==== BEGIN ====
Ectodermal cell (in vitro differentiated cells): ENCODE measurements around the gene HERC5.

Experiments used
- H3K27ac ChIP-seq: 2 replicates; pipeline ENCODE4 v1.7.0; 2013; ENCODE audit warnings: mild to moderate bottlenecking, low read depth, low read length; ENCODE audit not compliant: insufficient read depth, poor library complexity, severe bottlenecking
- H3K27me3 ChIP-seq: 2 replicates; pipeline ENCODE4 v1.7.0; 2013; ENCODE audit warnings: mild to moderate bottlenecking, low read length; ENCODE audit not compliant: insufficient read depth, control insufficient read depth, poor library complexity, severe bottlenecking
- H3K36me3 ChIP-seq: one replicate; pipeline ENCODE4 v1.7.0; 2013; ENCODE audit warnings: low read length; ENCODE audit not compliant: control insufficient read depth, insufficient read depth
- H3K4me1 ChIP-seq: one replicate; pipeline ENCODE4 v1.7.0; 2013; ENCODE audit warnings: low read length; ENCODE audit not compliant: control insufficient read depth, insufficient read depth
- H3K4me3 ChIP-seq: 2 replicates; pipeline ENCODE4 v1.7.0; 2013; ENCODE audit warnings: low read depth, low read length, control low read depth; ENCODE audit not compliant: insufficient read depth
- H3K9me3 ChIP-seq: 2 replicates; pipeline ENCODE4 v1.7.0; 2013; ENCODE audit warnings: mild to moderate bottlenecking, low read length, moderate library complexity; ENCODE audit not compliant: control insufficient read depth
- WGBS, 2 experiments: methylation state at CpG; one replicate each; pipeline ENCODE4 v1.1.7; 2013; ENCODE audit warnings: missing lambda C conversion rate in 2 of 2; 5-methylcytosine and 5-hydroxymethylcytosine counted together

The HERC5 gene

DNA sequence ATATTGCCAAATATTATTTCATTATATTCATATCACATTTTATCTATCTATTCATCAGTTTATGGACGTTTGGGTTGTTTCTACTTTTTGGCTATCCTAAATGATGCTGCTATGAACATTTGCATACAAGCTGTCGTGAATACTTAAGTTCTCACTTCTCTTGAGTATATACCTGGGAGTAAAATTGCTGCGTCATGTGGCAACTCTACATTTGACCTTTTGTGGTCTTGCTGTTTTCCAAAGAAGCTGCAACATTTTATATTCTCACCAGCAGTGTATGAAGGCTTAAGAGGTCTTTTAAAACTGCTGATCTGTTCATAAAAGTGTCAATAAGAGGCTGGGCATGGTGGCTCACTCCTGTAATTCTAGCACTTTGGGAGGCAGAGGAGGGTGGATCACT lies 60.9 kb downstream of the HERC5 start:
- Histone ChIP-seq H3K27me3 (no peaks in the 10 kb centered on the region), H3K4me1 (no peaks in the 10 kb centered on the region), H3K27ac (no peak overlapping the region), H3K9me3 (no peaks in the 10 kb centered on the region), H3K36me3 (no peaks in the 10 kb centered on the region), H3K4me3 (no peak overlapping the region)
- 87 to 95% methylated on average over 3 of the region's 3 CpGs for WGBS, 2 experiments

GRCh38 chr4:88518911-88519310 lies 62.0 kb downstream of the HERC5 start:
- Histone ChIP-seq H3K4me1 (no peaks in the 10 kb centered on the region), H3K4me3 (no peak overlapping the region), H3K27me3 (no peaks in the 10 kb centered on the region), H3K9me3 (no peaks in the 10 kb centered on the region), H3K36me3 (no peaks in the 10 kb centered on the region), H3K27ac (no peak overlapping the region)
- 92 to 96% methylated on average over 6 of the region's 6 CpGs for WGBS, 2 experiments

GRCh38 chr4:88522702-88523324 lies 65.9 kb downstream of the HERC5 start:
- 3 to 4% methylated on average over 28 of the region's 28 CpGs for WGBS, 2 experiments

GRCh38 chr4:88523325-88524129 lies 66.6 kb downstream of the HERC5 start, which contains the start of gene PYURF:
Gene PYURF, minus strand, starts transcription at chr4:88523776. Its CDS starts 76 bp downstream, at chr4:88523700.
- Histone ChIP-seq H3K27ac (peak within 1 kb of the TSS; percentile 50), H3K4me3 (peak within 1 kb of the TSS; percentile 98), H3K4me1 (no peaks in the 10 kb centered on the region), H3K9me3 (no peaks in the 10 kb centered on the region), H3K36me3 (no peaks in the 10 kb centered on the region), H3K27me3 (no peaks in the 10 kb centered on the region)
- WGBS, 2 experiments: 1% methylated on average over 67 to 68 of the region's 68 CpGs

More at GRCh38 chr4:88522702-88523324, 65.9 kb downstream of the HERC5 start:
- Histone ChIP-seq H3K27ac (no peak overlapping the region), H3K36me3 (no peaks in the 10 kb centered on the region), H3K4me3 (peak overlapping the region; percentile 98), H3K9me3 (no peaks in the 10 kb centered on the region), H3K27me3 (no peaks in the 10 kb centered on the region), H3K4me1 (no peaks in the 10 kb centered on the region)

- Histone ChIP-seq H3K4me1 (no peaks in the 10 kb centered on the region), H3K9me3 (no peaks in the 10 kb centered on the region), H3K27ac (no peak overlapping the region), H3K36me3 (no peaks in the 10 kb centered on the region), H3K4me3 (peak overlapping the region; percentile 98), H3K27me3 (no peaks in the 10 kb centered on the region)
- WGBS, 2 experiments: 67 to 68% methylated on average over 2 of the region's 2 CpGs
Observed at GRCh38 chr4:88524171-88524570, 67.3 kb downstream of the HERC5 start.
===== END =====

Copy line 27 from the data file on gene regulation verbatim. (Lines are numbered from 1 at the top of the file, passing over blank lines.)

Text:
Observed at GRCh38 chr4:88524171-88524570, 67.3 kb downstream of the HERC5 start.